Print E-mail



Formula and some data: FUMONISIN B1


CAS N° [116355-83-0]
Formula : C34H59NO15
molecular weight : 721,83 amu
white hydroscopic powder
analysed after derivatisation with LC-Fluo or as such with LC-MS

ELEM (horse) = 29.7 mg/kg bw
TDI (provisional) = 2 µg/kg bw


Fumonisins are a group of at least 15 closely related mycotoxins. The most important is Fumonisin B1 (FB1). They are frequently found in maize, but their occurrence has been reported also in beans, rice, wheat noodles, curry, chilli pickle and beer. They are polar mycotoxins produced by several Fusarium species such as F. verticillioides and F. proliferatum. Their chemical structures are based on a long hydroxylated hydrocarbon chain, bearing methyl and amino groups. Two hydroxyl groups are esterified with propane-1, 2, 3-tricarboxylic acids. Fumonisin B2 has no extra hydroxyl group at position 10, compared to fumonisin B1.
FumonisinsFumonisins are insoluble in many organic solvents as chloroform and hexane, explaining the difficulties in their detection although their effects on horses have been known for more than 100 years.


Fumonisins are known to be toxic for horses and related species (Marasas et al, 1988) : they cause often a fatal disease called leucoencephalomalacia (ELEM). The animals lose appetite, become lethargic and develop neurotoxic symptoms. Their brains show oedema and liquefaction in the cerebral hemispheres. Also their liver is affected, with sometimes gross liver lesions. In pigs, fumonisins induce pulmonary edema (PPE) and hydrothorax, whereby the thorax is filled with a yellow liquid (Kriek et al, 1981).


FB1 in cereals was associated with high rates of human esophageal cancer in Africa, northern Italy, Iran, Southeastern USA and with liver cancer in certain areas of China (Yazar and Omurtag, 2008). The International Agency for Research on Cancer has classified the fumonisins in group 2B (probably carcinogenic).


Their toxicity is mainly explained by their effect on sphingolipid synthesis. Fumonisins structurally resemble sphingoid bases such as sphingosine and inhibit the ceramide synthetase which results in a change in the ratio sphinganine/sphingosine (Sa/So) (Soriano et al, 2005). This ratio change can be considered as a biomarker for fumonisin exposure.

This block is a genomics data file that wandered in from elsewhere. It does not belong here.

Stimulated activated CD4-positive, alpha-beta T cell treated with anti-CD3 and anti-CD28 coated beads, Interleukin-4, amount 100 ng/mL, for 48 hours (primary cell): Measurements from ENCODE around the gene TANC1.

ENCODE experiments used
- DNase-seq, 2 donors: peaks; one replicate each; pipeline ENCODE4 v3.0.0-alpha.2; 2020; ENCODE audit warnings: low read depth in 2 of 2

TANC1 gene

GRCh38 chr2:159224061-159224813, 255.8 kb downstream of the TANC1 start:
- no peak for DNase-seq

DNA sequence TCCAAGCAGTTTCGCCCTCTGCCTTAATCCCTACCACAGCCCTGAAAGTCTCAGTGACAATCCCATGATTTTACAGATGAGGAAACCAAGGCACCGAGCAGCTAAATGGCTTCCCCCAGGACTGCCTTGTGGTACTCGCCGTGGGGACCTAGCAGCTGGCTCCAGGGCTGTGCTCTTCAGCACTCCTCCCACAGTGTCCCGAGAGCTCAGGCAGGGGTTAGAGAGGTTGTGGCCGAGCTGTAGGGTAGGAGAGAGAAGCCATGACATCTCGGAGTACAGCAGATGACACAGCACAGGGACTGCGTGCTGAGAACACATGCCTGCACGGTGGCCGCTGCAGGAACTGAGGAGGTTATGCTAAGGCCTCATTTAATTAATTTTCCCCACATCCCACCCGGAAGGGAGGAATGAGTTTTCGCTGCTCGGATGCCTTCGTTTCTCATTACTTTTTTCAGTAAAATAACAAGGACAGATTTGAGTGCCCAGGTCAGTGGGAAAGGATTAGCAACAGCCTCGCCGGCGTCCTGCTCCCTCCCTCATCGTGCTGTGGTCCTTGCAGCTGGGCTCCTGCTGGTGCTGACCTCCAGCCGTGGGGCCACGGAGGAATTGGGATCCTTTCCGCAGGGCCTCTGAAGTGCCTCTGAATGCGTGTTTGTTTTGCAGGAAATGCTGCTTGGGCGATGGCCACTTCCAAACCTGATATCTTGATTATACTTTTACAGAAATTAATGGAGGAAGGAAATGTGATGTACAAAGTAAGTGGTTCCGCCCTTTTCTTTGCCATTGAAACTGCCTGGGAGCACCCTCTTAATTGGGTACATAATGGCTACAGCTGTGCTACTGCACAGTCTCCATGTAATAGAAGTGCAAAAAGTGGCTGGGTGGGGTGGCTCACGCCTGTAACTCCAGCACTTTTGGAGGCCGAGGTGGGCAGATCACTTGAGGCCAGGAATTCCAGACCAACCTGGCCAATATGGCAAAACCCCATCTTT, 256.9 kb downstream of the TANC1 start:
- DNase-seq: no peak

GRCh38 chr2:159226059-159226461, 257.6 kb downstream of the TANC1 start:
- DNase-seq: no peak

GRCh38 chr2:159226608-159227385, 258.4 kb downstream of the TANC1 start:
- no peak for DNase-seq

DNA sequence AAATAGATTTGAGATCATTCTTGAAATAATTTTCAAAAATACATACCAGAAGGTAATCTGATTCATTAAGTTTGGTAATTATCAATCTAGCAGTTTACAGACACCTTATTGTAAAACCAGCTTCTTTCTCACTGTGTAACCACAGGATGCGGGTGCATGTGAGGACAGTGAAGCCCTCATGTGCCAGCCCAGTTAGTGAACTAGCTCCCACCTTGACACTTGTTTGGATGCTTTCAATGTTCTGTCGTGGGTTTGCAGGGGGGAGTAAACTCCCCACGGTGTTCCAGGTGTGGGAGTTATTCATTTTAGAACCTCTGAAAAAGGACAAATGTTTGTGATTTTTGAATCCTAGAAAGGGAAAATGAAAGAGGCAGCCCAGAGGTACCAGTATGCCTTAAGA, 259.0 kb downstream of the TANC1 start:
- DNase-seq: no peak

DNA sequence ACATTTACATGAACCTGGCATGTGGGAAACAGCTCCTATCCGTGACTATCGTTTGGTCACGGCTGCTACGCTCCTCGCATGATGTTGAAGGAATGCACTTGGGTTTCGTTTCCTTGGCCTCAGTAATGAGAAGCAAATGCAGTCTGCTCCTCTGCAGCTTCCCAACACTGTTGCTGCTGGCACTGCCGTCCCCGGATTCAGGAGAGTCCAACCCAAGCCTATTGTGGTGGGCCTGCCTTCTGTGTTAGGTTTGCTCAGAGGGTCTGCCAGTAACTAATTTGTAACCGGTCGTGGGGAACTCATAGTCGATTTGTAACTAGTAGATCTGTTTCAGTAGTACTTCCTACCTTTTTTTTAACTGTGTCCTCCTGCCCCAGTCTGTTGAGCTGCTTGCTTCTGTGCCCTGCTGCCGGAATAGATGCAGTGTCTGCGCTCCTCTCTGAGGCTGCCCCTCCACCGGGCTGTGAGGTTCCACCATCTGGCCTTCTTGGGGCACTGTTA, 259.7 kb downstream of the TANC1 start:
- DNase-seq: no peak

In some heat or alkali-processed maize food, fumonisins bind to the protein fraction, resulting in bound or masked FUM's, which are not easily detected by the regular analysis methods (Dall'Asta et al, 2008).

NORMS ET LEGISLATION (maximal allowed levels in feed and food) :Fumonisins

Maximum levels in maize and maize products (foodstuffs)
COMMISSION REGULATION (2007/1126/EC) of 28 September 2007 amending Regulation (EC) No 1881/2006 setting maximum levels for certain contaminants in foodstuffs as regards Fusarium toxins in maize and maize products.

Prevention and reduction in cereals and cereal products
COMMISSION RECOMMENDATION (2006/583/EC) of 17 August 2006 on the prevention and reduction of Fusarium toxins in cereals and cereal products

Maximum levels in animal feed

COMMISSION RECOMMENDATION (2006/576/EC) of 17 August 2006 on the presence of deoxynivalenol, zearalenone, ochratoxin A, T-2 and HT-2 and fumonisins in products intended for animal feeding

Tolerable daily intake
COMMISSION REGULATION (EC) No 856/2005 of 6 June 2005 amending Regulation (EC) No 466/2001 as regards Fusarium toxins



CODA-CERVA is developing LC-MS methods for the quantification of FB1 and FB2 in animal matrices, food and feed.


Jorina Geys
Alfons Callebaut